Any immigrant in Italy can tell you that there is a very fragile patchwork of stitching that is keeping your expatriate baggage together. Every year that passes, you slap on another patch to reinforce the wear and tear that comes with dragging your tattered bag over the ridges of cultural barriers and through the ditches of bureaucratic nightmares.
There is the constant danger that someone could bump into you and rip open a patch, causing you to inappropriately make blatant generalizations and curse an entire country. Or that your bag could bust completely open and you could end up with nothing – a defeated, crumpled up ball by the stufa. To cope, you makes jokes and tell stories on your little “look-at-me-I-live-in-Italy” blog, and you attempt to examine your own sewing technique for these patches that you’re adding to your bag. All the while, you try to keep in mind the reason that you’re lugging this thing around. Perhaps you’re here for work, perhaps for love. Perhaps because you thought you could be like Diane Lane in ‘Under the Tuscan Sun’ (which would be really ridiculous, but hey, I won’t judge).
In any case you plod along, hoping that the stitches hold and that you’ll get used to the weight. Well, this past month I think I may have busted at least one of the seams that is holding my raggedy bag together. The only way to accurately express my sentiment over this past month is with the Reggiano dialect phrase:
“Che pèis, ragas!”
(That’s “quanto è pesante, ragazzi” in normal Italian. Literally it translates to, “how heavy, guys”. I would say it’s perhaps akin to “man, that’s intense”, but funnier and more accurate. I’ve come to notice that many expressions of frustration, exhaustion, and defeat can be better expressed in Italian or dialect than in English. Coincidence?)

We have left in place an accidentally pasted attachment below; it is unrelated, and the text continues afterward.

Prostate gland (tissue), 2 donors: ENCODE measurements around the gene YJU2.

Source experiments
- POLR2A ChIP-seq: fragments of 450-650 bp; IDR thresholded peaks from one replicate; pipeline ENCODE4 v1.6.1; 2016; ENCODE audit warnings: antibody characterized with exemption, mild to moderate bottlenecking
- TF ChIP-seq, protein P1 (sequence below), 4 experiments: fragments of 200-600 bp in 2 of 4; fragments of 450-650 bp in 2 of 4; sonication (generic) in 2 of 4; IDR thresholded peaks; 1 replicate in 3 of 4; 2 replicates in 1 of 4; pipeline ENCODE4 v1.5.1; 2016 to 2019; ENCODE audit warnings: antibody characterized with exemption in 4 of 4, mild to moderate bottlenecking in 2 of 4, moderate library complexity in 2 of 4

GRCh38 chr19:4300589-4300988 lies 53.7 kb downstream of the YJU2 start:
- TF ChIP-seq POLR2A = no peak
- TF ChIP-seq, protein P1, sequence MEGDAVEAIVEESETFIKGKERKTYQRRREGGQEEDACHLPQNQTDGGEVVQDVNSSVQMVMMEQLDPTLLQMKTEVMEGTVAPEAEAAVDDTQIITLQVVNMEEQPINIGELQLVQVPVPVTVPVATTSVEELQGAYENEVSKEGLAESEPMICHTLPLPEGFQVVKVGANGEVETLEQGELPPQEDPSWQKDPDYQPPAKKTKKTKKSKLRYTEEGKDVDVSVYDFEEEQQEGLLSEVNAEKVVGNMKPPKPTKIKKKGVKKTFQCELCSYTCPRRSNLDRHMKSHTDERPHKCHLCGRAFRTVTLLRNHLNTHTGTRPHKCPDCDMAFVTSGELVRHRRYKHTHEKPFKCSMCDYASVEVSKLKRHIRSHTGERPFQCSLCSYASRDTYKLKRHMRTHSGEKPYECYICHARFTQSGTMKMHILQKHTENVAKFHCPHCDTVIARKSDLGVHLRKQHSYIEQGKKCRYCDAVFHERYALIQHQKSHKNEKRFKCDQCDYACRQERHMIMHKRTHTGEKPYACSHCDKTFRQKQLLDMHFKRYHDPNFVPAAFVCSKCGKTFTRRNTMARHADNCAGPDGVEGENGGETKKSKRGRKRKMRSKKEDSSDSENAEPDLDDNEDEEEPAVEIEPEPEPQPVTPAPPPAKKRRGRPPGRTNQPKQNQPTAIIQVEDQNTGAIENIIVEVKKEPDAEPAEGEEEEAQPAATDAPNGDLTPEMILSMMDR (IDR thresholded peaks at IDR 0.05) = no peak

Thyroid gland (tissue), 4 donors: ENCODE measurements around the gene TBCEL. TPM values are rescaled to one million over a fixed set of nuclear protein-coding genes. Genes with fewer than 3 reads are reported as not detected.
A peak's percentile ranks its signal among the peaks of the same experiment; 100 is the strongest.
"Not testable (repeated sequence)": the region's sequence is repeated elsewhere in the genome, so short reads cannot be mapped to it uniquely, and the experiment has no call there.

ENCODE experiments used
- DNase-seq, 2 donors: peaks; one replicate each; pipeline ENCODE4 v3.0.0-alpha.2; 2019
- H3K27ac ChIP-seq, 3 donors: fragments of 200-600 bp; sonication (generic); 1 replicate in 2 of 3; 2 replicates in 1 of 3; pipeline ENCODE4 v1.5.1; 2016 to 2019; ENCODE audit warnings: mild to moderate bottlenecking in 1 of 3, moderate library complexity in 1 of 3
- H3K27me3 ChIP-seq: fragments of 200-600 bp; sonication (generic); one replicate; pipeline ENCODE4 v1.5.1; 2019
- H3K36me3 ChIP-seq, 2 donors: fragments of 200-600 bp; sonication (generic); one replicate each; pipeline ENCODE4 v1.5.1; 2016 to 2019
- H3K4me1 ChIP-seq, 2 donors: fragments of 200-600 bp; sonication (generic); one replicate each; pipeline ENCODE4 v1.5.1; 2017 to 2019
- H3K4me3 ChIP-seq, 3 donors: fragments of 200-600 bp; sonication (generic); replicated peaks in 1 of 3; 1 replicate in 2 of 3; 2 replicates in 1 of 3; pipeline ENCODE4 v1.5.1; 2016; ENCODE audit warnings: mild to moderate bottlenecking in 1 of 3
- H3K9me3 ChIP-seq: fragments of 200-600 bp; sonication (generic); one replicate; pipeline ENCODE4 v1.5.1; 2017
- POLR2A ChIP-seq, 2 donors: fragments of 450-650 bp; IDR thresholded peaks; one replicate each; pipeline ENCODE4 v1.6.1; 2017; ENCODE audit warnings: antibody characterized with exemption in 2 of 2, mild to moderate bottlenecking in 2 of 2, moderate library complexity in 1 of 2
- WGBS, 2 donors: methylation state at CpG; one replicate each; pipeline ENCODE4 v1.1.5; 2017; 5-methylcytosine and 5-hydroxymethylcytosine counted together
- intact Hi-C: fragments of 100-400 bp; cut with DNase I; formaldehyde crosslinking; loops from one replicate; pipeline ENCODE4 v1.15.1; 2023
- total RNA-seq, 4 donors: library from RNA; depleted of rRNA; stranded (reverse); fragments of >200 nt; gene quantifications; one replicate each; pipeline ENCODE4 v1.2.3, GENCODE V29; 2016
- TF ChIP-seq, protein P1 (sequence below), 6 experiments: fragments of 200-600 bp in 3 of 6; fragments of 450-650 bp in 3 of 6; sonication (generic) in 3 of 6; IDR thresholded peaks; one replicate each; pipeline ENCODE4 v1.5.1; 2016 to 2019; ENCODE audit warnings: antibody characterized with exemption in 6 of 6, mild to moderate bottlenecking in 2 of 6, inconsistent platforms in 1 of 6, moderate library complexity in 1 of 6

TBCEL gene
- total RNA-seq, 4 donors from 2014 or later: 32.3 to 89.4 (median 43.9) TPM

I’m not even sure how to start explaining my month-long absence from this here dear blog, which usually serves as my self-help, how-to guide for dragging this heavy bag around Italy. I just couldn’t bring myself to try writing out my frustrations without being able to come to a sunny conclusion. I needed to wallow a bit and sob over my torn stitches.
“Oh dear LORD, please stop with the baggage metaphor, M.”
Fine. Be that way.
My unpleasant disposition this past month was, I suppose, a mix of acute homesickness, the 30-something blues, and a generally irrational loathing for my host country, Italy. That was all combined in a nice little package with a particularly heavy load of work, a bunch of poorly timed Italian bureaucratic nonsense, and a steady procession of baby photos on my personal Facebook news feed that made me swing dramatically in mood from “I want to rip out my ovaries” to “I want to hump until I’ve produced a litter of children”. (Side note: Facebook is evil.) Anyway, it had all been building up for a while.
So when it was suggested that the Pazze Ragazze (my name for the group of lady friends responsible for the gingerbread man fiasco at Christmas) take a weekend trip to Barcelona to get away and relax, I jumped on that. It was just what I needed to recharge by batteries… my “expatteries”, if you will. Snort snort.
This past Friday we packed up our bags (this one doesn’t count, it’s not a metaphor, we really had bags), and headed to Barcelona. While the sights were awesome and the company was fantastic, I have to say the best part was remembering that it’s not just foreigners in Italy that have bags.
Italian ladies have them too! Sure, they’re Gucci and a whole lot thinner, but they’re full of a lot of the same crap as ours. Sometimes all it takes is a weekend with friends to sort through the crap, get organized, and sew on some new patches.
So grab a glass of wine, have a seat, and check out my Barcelona weekend trip photos – an affordable and fun weekend destination from Italy for those times when you just need a break. Here’s a toast to the Pazze Ragazze, who ironically help keep me sane. Cin cin!